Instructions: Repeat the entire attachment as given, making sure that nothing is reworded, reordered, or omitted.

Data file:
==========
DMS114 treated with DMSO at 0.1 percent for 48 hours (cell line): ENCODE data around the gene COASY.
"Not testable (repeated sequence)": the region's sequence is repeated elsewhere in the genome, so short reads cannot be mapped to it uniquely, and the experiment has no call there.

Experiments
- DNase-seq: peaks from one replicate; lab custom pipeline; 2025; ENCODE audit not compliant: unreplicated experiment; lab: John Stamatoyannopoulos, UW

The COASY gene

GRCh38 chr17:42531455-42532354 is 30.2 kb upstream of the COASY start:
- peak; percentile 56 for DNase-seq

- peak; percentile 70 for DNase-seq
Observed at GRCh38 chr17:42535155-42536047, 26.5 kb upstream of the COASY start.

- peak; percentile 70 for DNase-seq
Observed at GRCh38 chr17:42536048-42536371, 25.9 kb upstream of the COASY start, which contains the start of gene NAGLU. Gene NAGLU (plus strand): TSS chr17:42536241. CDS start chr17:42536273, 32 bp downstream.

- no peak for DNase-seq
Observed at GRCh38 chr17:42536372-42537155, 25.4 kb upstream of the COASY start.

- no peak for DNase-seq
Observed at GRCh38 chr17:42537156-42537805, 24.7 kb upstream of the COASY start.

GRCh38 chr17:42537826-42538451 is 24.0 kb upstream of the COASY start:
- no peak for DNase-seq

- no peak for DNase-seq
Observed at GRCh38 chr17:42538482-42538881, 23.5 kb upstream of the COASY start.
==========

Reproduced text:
DMS114 treated with DMSO at 0.1 percent for 48 hours (cell line): ENCODE data around the gene COASY.
"Not testable (repeated sequence)": the region's sequence is repeated elsewhere in the genome, so short reads cannot be mapped to it uniquely, and the experiment has no call there.

Experiments
- DNase-seq: peaks from one replicate; lab custom pipeline; 2025; ENCODE audit not compliant: unreplicated experiment; lab: John Stamatoyannopoulos, UW

The COASY gene

GRCh38 chr17:42531455-42532354 is 30.2 kb upstream of the COASY start:
- peak; percentile 56 for DNase-seq

- peak; percentile 70 for DNase-seq
Observed at GRCh38 chr17:42535155-42536047, 26.5 kb upstream of the COASY start.

- peak; percentile 70 for DNase-seq
Observed at GRCh38 chr17:42536048-42536371, 25.9 kb upstream of the COASY start, which contains the start of gene NAGLU. Gene NAGLU (plus strand): TSS chr17:42536241. CDS start chr17:42536273, 32 bp downstream.

- no peak for DNase-seq
Observed at GRCh38 chr17:42536372-42537155, 25.4 kb upstream of the COASY start.

- no peak for DNase-seq
Observed at GRCh38 chr17:42537156-42537805, 24.7 kb upstream of the COASY start.

GRCh38 chr17:42537826-42538451 is 24.0 kb upstream of the COASY start:
- no peak for DNase-seq

- no peak for DNase-seq
Observed at GRCh38 chr17:42538482-42538881, 23.5 kb upstream of the COASY start.